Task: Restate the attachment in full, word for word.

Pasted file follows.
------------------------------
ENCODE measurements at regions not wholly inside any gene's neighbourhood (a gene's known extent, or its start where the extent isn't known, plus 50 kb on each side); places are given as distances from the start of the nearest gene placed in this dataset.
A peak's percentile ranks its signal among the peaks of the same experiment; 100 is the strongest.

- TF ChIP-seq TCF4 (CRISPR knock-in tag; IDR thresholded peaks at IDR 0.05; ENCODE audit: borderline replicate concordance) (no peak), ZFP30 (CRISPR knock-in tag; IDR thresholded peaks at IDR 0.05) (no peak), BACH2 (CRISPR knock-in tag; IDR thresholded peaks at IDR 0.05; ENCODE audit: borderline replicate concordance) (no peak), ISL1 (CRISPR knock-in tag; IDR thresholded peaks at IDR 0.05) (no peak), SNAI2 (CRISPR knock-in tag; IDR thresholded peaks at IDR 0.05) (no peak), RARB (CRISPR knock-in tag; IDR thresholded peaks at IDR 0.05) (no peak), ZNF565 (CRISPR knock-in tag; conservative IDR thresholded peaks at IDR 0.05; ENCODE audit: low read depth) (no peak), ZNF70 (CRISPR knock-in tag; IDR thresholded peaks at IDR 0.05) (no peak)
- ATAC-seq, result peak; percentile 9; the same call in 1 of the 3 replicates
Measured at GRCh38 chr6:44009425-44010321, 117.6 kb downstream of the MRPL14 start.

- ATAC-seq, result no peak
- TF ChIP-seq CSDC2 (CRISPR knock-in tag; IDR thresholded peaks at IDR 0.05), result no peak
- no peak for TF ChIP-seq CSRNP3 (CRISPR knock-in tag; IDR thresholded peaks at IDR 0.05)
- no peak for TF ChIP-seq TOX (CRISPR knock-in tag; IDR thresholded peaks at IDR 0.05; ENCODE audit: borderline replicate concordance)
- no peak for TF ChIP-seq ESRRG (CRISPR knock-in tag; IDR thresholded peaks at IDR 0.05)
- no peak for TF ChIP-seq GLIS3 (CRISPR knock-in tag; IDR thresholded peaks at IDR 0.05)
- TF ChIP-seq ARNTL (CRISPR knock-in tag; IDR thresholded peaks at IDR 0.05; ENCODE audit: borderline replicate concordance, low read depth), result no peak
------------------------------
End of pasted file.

ENCODE measurements at regions not wholly inside any gene's neighbourhood (a gene's known extent, or its start where the extent isn't known, plus 50 kb on each side); places are given as distances from the start of the nearest gene placed in this dataset.
A peak's percentile ranks its signal among the peaks of the same experiment; 100 is the strongest.

- TF ChIP-seq TCF4 (CRISPR knock-in tag; IDR thresholded peaks at IDR 0.05; ENCODE audit: borderline replicate concordance) (no peak), ZFP30 (CRISPR knock-in tag; IDR thresholded peaks at IDR 0.05) (no peak), BACH2 (CRISPR knock-in tag; IDR thresholded peaks at IDR 0.05; ENCODE audit: borderline replicate concordance) (no peak), ISL1 (CRISPR knock-in tag; IDR thresholded peaks at IDR 0.05) (no peak), SNAI2 (CRISPR knock-in tag; IDR thresholded peaks at IDR 0.05) (no peak), RARB (CRISPR knock-in tag; IDR thresholded peaks at IDR 0.05) (no peak), ZNF565 (CRISPR knock-in tag; conservative IDR thresholded peaks at IDR 0.05; ENCODE audit: low read depth) (no peak), ZNF70 (CRISPR knock-in tag; IDR thresholded peaks at IDR 0.05) (no peak)
- ATAC-seq, result peak; percentile 9; the same call in 1 of the 3 replicates
Measured at GRCh38 chr6:44009425-44010321, 117.6 kb downstream of the MRPL14 start.

- ATAC-seq, result no peak
- TF ChIP-seq CSDC2 (CRISPR knock-in tag; IDR thresholded peaks at IDR 0.05), result no peak
- no peak for TF ChIP-seq CSRNP3 (CRISPR knock-in tag; IDR thresholded peaks at IDR 0.05)
- no peak for TF ChIP-seq TOX (CRISPR knock-in tag; IDR thresholded peaks at IDR 0.05; ENCODE audit: borderline replicate concordance)
- no peak for TF ChIP-seq ESRRG (CRISPR knock-in tag; IDR thresholded peaks at IDR 0.05)
- no peak for TF ChIP-seq GLIS3 (CRISPR knock-in tag; IDR thresholded peaks at IDR 0.05)
- TF ChIP-seq ARNTL (CRISPR knock-in tag; IDR thresholded peaks at IDR 0.05; ENCODE audit: borderline replicate concordance, low read depth), result no peak